The Fall of Men: Plastic Surgery for Guys Increases
I confess I had to look at the headline twice. “Taj Mahal to give away $25,000 in plastic surgery,” the story on Page A13 of the Press of Atlantic City blared from the top of the page, just above a story about the severance package of the CEO of Hewlett-Packard. I worked in Atlantic City for two years in the earlier years of the casino age, so its general wackiness—and the tackiness of the casino culture—is hardly foreign to me. But pulling a slot lever and winning a facelift? Really?
To be accurate, you can’t throw boxcars and then hop a gurney to your closest plastic surgeon. To win the particular extreme makeover in question, you have to be a Trump loyalty card holder and formally enter a sweepstakes, whose winner will be announced at the end of the month. “We wanted to change the face of a typical casino promotion, and with this one we are literally doing it,” Trump veep Kathleen McSweeney, whom I am sure herself has a very lovely face, declared sunnily in a release quoted by the paper.
It all got me thinking about plastic surgery and how commonplace it’s become in our culture, something I suspect is largely the fault of the E! Television Network. I was out in Los Angeles last year and went to a cocktail party where someone told an outrageously funny joke, and I was amazed that no one else seemed to be laughing. Until I realized they were, in fact, laughing, but that their faces had been so frozen by surgery and injections that their facial muscles couldn’t move. It was like being at a celebrity roast on a dais of department-store mannequins.
I think I’m more attuned to this these days because the last frontier of plastic surgery—men—has been so aggressively breached. If you watch Dancing With the Stars (and let’s face it—you do), you’ve no doubt seen the audience sweeps catching a glimpse of former Olympic gold medalist Bruce Jenner, who is now tangled up in that awful and seemingly inescapable Kardashian family. The first time I saw him I thought he has been in a terrible fire. His face has been stretched and smoothed like a painter’s canvas, giving him the look of a particularly well-rested Frankenstein monster. This should come as little surprise, perhaps, country crooner Kenny Rogers already having proved that men can overdose on the nips and tucks just as badly as Joan Rivers and Cher. And there are stats to back this up as well: A study released by the American Society of Plastic Surgeons in March showed a 14 percent increase in facelifts for men year-to-year from 2009 to 2010; of the 252,261 nosejobs performed in this country in 2010, a quarter were done on men. Overall, men underwent more than 1.1 million cosmetic procedures last year.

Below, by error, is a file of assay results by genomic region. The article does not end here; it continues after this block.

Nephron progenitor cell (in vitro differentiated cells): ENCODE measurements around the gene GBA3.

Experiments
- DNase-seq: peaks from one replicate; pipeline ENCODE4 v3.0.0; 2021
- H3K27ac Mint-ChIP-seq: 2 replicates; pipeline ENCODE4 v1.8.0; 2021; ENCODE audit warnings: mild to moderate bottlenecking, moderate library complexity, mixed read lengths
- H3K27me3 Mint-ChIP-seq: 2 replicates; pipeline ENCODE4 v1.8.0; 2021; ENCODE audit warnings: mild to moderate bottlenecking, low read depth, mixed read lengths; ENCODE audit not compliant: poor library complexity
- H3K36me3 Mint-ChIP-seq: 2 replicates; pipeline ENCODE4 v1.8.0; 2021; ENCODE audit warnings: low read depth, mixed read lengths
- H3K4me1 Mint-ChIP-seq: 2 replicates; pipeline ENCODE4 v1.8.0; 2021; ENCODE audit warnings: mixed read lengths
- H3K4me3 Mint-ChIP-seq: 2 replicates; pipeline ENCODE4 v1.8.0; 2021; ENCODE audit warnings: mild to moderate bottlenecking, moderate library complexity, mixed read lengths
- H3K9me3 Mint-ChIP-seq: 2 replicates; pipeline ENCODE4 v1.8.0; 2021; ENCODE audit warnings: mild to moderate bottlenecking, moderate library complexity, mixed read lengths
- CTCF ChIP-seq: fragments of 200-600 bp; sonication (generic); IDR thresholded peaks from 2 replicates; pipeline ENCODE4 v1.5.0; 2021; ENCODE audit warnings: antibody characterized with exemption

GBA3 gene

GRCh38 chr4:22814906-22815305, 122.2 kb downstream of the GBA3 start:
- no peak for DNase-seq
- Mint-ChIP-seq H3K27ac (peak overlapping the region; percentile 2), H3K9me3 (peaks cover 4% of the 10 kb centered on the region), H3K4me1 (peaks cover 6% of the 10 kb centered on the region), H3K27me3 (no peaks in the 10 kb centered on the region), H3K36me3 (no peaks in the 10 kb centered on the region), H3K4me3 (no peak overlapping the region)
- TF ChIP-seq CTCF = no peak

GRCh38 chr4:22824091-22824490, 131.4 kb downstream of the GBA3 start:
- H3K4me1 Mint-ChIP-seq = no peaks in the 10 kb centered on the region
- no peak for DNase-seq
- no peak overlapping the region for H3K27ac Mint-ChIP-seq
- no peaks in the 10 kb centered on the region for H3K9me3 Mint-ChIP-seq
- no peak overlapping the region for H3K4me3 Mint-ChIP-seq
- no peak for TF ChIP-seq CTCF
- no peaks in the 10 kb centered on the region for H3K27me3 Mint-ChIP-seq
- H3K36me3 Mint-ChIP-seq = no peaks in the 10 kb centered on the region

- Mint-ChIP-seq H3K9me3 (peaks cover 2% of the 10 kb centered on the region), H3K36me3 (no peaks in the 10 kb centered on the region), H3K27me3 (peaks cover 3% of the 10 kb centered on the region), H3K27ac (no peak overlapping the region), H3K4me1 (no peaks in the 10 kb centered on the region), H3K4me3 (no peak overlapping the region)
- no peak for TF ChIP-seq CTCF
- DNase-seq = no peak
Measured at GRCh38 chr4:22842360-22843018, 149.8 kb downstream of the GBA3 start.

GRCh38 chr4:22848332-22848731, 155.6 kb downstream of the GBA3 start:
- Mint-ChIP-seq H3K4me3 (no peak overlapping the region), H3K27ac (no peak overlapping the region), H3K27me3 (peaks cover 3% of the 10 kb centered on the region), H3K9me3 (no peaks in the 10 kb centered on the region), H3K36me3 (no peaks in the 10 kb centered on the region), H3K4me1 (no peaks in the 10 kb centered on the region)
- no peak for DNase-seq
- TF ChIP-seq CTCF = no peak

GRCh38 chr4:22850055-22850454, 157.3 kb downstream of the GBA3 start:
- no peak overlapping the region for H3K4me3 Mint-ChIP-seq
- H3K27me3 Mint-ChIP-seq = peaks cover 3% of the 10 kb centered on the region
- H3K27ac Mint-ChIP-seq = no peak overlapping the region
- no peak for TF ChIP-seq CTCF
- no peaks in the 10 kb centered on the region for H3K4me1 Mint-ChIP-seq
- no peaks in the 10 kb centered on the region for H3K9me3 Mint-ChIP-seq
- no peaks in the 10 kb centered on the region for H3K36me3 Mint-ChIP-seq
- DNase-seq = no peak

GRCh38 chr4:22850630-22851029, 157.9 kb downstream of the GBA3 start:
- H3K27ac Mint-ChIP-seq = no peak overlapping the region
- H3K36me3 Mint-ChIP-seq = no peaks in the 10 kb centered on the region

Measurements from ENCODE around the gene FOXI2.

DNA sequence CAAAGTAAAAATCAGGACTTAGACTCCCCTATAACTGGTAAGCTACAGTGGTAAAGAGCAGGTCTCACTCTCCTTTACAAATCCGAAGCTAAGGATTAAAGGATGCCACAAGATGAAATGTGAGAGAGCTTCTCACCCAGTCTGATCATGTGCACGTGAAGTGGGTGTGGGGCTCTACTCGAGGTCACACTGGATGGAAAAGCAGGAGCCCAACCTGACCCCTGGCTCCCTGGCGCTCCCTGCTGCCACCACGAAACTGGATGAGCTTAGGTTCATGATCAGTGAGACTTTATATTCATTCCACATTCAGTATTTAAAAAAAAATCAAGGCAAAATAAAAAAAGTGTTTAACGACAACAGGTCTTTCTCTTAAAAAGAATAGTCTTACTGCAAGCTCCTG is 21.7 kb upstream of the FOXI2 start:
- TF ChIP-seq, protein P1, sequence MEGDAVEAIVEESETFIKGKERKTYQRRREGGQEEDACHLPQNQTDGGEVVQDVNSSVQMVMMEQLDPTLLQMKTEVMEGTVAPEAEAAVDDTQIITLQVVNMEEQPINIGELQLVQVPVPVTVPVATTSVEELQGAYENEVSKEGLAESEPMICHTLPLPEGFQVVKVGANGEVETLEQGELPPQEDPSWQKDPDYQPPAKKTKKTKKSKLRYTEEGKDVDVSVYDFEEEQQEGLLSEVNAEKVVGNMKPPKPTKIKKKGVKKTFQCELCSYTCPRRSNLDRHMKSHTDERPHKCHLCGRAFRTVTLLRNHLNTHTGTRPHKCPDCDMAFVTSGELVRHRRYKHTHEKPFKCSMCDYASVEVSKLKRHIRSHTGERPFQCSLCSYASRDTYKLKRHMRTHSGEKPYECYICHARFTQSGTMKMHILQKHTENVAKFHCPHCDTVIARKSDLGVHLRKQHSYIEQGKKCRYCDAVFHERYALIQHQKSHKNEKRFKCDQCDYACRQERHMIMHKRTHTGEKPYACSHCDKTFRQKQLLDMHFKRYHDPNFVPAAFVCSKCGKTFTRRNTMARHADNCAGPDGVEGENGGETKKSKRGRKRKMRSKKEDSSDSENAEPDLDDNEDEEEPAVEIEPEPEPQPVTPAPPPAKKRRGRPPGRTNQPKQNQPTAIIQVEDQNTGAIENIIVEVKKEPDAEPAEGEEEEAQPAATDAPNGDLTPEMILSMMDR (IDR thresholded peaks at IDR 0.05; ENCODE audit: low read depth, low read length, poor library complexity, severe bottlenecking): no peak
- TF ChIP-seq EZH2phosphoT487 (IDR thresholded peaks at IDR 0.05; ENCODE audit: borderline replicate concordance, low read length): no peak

Is the fact that we have now succeeded in making men just as paranoid as women about their physical and cosmetic appearance truly progress in equality for the sexes? Somehow I suspect the intent should have been in the other direction. No one wants to look terrible, and we all are rightfully flattered when someone guesses our age and lands at a number a few years south of the truth. But normalizing “Does my butt look fat in these jeans?” to a national obsession with gender parity hardly seems sensible. It seems rather tragic. Call me old-fashioned, but when I walk into a casino, I’d like the prospect of winning some cold, hard cash, not rhinoplasty.
Full disclosure here: I’ve had plastic surgery. It was about a decade ago, when I found myself working at a glamorous fashion magazine (think The Devil Wears Michael Kors) and suddenly supervising an entire department of twentysomething women all thin, pretty, and sporting immaculate hair professionally blown-out once a week. Reverting to high-school norms much more quickly than I care to admit, I went in for some strategic nipping and tucking, temporarily thrilled to be (here’s Cher again) turning back time.
Only it didn’t work. Yes, I looked better for a brief period (I mercifully didn’t go Jenner with all of this nonsense), but at the end of the day undergoing the knife did nothing for my self-esteem, my insecurities, or the fact that time was still going to relentlessly march across my face, body and hairline. There is something refreshing, empowering, about owning your aging, a lesson I learned only after I had spent too much money trying to convince myself otherwise. Which is perhaps why in the end I came home to Philly, away from New York and Los Angeles and all of the public shelves of human Barbies and a growing number of Kens. I may be wrong about this, but it seems to me that we in Philly are mercifully behind the pack in following this trend, our city still teeming with folks sporting all sorts of misshapen parts.
I don’t gamble in Atlantic City very often. But the next time I do, I’m skipping the plastic surgery sweepstakes and sticking to the slots.